Posts tagged Newcastle

Into the WILD! Days 1 & 2 – the trek up North

Early on the morning of Saturday 15th July, backpacks as light as we thought we could manage (oh, how we laugh at that now!) we set off on foot from our home in Crowhurst to the station, a little under a mile away, bound for our week-long walk from Hadrian’s Wall to Masham; a total of around 110 miles give or take a few… 65 litre packs on our backs, we arrived at the station about 20 minutes later sweating, shaking, cursing and more than a little concerned. 20 miles carrying this? Already we were pondering what to discard there and then. But the train arrived and we duly boarded.

The trek to our destination – Hadrian’s Wall or thereabouts – was nothing if not an adventure; this largely due to the pallaver of the supposedly simplest part of our route: from home to London. Ordinarily a 1 hr 45 minute train journey, in the event (thanks to works on the line) we took a train to Wadhurst, a bus to Tunbridge Wells, then a train to Tonbridge, another to East Croydon and, finally, yet another to London Victoria. So, four trains and a bus later we had covered a measly 60-odd miles. Hah!

After a well deserved sausage from Banger Bros at Victoria Station, the next leg was equally gruelling but for very different reasons: a 7 1/2 hour National Express coach trip from London to Newcastle. If there is one thing I can recommend, nay, insist you take with you on such a journey (and indeed they will stand you in good stead on a campsite, too) it is earplugs. Initially, it appeared we were to be subjected to Radio 2 the entire way, but with enormous sighs of relief, the radio was silenced. Only to be replaced by, from the seat in front of us, the insistent beeping of a man sending text messages without predictive text. Endlessly. Most politely, Jem leaned forward and asked him if he might consider turning off the sound on his phone… He kindly complied, but no sooner had our shoulders slumped into a relaxed posture, than the hungover 18-year old at the back of the bus with a voice like a braying donkey took a phone call that lasted (in spite of her protestations that her phone battery was dying) for the next hour. I quote: “Oh my GOD! Robbie! Who do you think you are? What makes you think you have the right to know? I don’t believe you!” and more in the same deep philosophising vein. Her outraged, one-way conversation was then replaced by¬† the incessant yattering at a volume of more decibels than you’d need to employ to make yourself heard from one end of the park to the other, let alone when sitting next to your compadre, from the seat behind. Oh. My. God. Headaches all round. And the heat (take copious amounts of water) and the smell each time someone opened the loo door… But we did manage to employ the time usefully and read Trail magazine, which informed us of the wonders of the Isle of Harris (next summer?) and, oh so fortuitously, contained an article on precisely that which we were off to attempt: wild camping. It contained both useful information and handy tips, such as what kind of natural shelter to look out for, areas to avoid or aim for, how to judge it on the map, what supplies are essential (headtorch, poo shovel – nice! – faff-free food) and so on.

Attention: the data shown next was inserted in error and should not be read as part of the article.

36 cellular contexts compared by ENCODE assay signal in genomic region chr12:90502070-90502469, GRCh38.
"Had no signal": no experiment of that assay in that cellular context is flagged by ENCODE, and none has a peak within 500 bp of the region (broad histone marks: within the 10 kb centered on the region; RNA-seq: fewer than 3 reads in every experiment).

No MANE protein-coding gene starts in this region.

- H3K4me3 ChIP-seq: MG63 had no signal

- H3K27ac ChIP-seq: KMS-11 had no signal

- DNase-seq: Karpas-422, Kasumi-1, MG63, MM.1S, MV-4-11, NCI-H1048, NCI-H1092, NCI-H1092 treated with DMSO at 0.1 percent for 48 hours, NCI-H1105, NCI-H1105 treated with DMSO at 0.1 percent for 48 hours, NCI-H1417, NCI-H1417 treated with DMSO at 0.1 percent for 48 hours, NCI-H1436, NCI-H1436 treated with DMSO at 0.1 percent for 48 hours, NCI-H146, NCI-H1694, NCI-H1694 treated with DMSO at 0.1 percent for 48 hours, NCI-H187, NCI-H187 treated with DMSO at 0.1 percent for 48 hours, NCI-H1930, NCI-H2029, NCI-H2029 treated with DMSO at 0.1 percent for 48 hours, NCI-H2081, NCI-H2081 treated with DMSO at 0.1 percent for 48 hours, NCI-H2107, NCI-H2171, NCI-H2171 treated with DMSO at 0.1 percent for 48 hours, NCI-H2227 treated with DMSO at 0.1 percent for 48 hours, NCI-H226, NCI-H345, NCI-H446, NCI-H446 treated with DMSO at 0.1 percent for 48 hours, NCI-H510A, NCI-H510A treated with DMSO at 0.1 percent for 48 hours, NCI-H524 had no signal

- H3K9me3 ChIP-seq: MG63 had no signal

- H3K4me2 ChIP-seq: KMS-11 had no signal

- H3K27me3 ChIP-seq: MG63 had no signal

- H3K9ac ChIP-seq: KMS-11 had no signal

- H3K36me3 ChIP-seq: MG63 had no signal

We had the misfortune to arrive in Newcastle just at the end of a match. The only fortunate part of this scenario was that the Toons had won and their Army were therefore in extremely good spirits. Nonetheless, entering the station concourse to find it lined with stern-looking giants of policemen was more than a little alarming. We changed our plan to stop there and have a beer and something to eat and, instead, took a train a little further down the line until we could link up with the one to take us to our final destination for the night. Our sanity, whilst awaiting said train, was saved by a charming old gentleman who asked all about our kit, where we were headed and entertained us with tales of his own experiences of walking with friends back in the ’70s – our end of the platform was a football-free oasis.